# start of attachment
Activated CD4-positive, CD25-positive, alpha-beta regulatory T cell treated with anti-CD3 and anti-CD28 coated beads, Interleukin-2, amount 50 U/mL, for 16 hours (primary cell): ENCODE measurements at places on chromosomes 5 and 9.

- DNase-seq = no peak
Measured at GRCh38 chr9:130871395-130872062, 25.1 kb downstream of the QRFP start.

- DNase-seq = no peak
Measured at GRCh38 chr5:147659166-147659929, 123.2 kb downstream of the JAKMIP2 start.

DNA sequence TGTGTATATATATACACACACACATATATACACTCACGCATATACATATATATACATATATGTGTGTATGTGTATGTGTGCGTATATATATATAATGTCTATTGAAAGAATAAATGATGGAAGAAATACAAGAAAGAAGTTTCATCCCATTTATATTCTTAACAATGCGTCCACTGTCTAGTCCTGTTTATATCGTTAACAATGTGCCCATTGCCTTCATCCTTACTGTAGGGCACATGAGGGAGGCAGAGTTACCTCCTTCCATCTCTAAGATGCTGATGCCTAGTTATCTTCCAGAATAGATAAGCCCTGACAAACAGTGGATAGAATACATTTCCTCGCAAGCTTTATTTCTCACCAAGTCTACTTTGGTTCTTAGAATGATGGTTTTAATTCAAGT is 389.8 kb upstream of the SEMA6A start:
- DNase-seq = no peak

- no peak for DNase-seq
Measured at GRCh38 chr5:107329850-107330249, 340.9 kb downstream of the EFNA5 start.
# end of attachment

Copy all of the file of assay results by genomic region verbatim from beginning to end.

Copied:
Activated CD4-positive, CD25-positive, alpha-beta regulatory T cell treated with anti-CD3 and anti-CD28 coated beads, Interleukin-2, amount 50 U/mL, for 16 hours (primary cell): ENCODE measurements at places on chromosomes 5 and 9.

- DNase-seq = no peak
Measured at GRCh38 chr9:130871395-130872062, 25.1 kb downstream of the QRFP start.

- DNase-seq = no peak
Measured at GRCh38 chr5:147659166-147659929, 123.2 kb downstream of the JAKMIP2 start.

DNA sequence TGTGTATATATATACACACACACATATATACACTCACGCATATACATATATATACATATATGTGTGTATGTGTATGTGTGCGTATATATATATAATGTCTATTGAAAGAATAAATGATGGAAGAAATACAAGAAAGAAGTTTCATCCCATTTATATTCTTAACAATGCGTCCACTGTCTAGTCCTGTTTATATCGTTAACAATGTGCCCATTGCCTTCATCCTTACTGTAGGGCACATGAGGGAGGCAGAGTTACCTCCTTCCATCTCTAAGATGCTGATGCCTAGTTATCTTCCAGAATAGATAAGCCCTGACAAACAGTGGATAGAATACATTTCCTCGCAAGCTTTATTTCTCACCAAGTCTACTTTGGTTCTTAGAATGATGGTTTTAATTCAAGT is 389.8 kb upstream of the SEMA6A start:
- DNase-seq = no peak

- no peak for DNase-seq
Measured at GRCh38 chr5:107329850-107330249, 340.9 kb downstream of the EFNA5 start.